The freight tech renaissance transforming the transportation and logistics industry has been fueled by venture capital-backed technology startups and private equity-backed rollups, but according to Frank McGuigan, chief executive officer of Transplace, it’s a tale of two cities.
New entrants and well-capitalized incumbents are experimenting, transforming themselves, and pushing the industry forward, raising the bar on price transparency, visibility and service. But smaller and mid-sized legacy players are struggling to keep up in a shifting competitive landscape.
McGuigan’s vantage point at Transplace has allowed him to work with all kinds of logistics partners, observe their progress and measure their efficiency. Transplace is a Dallas-based fourth-party logistics provider (4PL) whose core businesses are automated transportation management and software, though it also has a freight brokerage. In 2020, $10 billion of freight will flow through Transplace’s platform, managed by only about 1,500 people.
Transplace pools freight from shippers and capacity from carriers and third-party logistics providers (3PLs), optimizing across its entire network, which allows Transplace to create capacity, drive down costs for shippers and improve asset utilization for carriers.
In a telephone conversation, McGuigan discussed the current state of transportation and logistics technology as well as the progress made over the past 20 years and where Transplace fits into that broad narrative. McGuigan was impressed by the best-in-class digital freight brokerages and was optimistic that they could achieve profitability when it becomes necessary.
“First of all, Uber and Convoy are very different animals [from other digital brokerages],” he said. “Those folks, I believe, are trying to build a business that’s here to stay; other folks are building businesses to get sold. They are betting on the fact that high degrees of service combined with slowly getting rates back to market will generate the profit they need. With the volatility we’ve seen in the last 18 months, it could be a flick of a switch – if the relationships are there.”
The technology opportunity in the freight brokerage space as McGuigan sees it is driven by “a significant buy/sell delta which funds a lot of manual work, and you’re dealing with the lowest common denominator carrier. It’s totally ripe for technology enablement.”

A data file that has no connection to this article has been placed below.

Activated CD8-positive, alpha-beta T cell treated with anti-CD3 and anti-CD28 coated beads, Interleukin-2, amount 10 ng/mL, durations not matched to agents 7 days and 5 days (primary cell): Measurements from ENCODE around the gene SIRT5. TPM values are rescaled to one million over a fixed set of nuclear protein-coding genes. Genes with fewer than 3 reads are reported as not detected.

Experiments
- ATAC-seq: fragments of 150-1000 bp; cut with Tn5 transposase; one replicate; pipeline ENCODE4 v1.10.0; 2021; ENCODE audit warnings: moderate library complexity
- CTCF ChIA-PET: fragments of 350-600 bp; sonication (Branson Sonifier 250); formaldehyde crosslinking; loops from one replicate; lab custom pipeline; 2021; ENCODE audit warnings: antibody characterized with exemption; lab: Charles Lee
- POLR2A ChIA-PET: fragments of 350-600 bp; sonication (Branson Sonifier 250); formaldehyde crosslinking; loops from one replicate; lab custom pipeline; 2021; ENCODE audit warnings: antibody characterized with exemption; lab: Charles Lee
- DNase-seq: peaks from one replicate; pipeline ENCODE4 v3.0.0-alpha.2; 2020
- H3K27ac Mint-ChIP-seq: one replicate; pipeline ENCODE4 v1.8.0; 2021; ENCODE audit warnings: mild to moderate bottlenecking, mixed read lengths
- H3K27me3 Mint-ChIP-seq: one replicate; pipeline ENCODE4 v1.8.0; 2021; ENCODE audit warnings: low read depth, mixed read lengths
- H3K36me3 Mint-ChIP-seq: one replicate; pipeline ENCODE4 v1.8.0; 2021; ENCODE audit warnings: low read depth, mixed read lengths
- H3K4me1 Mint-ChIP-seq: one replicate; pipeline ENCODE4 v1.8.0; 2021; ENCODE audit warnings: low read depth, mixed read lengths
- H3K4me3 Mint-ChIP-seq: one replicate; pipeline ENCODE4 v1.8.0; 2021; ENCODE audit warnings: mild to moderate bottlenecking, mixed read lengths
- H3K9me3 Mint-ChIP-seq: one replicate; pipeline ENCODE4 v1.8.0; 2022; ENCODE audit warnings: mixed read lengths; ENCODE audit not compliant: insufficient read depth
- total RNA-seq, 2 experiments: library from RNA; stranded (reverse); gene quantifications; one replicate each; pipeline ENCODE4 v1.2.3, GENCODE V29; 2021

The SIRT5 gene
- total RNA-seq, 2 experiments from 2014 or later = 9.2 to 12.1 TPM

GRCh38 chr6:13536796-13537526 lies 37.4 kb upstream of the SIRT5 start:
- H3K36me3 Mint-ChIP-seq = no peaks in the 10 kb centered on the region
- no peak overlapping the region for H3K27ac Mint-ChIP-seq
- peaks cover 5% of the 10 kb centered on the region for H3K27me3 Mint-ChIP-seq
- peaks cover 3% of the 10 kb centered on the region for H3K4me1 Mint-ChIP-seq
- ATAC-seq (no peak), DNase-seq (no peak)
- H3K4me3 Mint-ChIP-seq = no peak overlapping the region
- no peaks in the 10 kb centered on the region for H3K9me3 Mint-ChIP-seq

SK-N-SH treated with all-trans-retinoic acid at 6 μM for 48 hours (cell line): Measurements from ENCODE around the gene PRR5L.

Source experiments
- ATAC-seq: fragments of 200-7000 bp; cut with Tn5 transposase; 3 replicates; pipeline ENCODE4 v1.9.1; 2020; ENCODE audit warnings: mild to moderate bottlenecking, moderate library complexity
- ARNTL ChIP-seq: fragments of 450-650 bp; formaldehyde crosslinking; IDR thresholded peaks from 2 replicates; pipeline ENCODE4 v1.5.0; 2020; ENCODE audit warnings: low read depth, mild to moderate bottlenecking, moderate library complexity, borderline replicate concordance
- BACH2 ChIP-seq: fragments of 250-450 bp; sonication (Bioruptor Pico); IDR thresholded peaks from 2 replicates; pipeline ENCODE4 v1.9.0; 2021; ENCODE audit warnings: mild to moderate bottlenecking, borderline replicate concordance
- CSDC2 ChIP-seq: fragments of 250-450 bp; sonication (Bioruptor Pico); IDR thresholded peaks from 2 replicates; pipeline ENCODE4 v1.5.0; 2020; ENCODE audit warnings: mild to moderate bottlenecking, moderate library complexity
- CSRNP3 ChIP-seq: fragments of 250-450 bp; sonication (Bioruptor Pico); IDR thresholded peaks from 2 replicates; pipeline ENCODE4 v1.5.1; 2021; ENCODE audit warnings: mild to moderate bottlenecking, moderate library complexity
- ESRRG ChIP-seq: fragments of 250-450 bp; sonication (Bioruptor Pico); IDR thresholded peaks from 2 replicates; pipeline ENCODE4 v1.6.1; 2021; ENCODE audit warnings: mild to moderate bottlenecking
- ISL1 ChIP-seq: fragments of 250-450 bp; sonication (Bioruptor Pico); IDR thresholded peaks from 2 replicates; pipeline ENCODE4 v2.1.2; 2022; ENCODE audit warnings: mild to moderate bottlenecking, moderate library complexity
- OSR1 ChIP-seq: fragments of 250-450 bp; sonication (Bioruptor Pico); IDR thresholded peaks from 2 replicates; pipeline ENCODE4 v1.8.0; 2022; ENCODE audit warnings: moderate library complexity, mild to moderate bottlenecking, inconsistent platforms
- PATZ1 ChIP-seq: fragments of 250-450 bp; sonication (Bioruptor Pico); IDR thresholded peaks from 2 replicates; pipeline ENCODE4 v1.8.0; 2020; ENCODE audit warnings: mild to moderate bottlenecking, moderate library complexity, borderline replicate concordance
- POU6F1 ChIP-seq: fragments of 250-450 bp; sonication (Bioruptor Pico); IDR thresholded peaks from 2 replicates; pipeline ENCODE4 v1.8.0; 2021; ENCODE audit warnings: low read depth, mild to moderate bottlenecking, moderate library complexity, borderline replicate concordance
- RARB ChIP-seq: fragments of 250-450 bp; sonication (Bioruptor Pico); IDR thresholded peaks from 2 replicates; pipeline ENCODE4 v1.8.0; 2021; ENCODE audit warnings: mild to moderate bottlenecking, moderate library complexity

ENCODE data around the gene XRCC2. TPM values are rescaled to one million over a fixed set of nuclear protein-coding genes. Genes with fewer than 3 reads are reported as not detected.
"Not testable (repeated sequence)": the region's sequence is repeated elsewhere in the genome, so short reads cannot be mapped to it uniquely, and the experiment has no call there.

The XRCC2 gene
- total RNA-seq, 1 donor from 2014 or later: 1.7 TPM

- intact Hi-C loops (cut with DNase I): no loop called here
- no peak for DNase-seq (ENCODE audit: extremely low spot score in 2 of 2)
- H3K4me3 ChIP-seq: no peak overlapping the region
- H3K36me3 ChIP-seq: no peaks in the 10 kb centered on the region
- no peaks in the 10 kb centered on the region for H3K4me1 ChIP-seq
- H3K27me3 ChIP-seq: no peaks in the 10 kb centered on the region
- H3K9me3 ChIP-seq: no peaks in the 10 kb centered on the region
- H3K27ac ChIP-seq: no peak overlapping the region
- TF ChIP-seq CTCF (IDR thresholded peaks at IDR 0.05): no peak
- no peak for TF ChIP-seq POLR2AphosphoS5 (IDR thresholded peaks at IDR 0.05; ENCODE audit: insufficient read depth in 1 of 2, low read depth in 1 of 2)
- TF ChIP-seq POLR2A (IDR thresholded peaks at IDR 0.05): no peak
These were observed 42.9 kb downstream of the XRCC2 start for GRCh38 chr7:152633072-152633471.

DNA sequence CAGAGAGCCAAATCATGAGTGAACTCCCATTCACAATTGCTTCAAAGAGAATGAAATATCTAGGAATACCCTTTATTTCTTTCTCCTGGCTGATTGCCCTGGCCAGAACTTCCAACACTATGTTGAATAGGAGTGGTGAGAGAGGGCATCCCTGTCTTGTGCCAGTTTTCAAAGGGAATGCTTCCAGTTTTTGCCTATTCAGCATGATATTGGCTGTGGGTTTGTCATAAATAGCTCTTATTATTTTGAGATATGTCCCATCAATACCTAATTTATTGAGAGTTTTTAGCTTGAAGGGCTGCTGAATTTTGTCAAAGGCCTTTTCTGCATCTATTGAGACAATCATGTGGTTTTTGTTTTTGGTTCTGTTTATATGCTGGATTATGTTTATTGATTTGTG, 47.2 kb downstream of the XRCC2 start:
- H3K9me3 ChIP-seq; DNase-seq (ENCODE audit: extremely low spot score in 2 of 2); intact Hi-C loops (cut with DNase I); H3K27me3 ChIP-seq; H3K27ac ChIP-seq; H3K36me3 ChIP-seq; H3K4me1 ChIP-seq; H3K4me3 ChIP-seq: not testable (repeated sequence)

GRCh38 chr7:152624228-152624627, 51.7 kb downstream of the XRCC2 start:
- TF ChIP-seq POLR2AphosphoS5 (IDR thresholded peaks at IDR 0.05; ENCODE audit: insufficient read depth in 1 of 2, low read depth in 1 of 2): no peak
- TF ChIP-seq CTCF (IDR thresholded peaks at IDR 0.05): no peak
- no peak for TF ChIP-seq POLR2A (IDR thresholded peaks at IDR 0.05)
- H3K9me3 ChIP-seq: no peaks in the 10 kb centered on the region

Transplace has been at the center of that technology renaissance, but the company sees the space from the perspective of the digitized shipper. At Transplace, it began more than a decade ago with automated shipment planning and execution, proprietary technology that receives orders, plans a shipment, tenders it and follows up. Prior to that, in the 1990s, automated routing guides replaced physical copies that were distributed to all of a shippers’ facilities, back when transportation managers were making individual decisions on awarding freight.
Then EDI allowed automated updates from carriers; shippers became more sophisticated about optimization and began adding reverse auction models to their bid processes. Finally, the industry entered a stage when 4PLs like Transplace are engineering collaboration, McGuigan explained.
“Say we have 10 customers and I can see where they overlap,” McGuigan said. “I’m engineering continuous moves and trying to program algorithms to optimize the entire network in a layer above the shipper.”
The biggest difference in the past five years, McGuigan said, is that Transplace has evolved from a tool – a transportation management solution – to a platform. If a freight brokerage is merely an aggregator and re-seller of trucking capacity, and a management transportation provider is a network executor, Transplace is now also a technology aggregator, especially in its Control Tower product, an end-to-end visibility and exception management portal.
The goal is to provide “velocity, precision, transparency and visibility at the best possible cost,” McGuigan said.
He also described Network Services in greater detail, explaining how Transplace conceived of all of its shipper and carrier relationships as one vast network.
“If you’re a platform services or managed transportation customer, all orders flow through the network services layer,” McGuigan said. “The goal is to give shippers network-level optimization and improve the operating ratio of carriers. It involves consolidating less-than-truckload carriers and identifying pool points and modal shifts. We have a virtual dedicated fleet that runs inside of it, running at a fixed cost per mile. Five years ago, we were terrific at optimizing in a live environment at the shipper level and engineering cross-network optimization in the rears. Since then we’ve invested in two AI companies, and we get orders three, five, seven days in advance to build these things out and do live optimization at the network level.”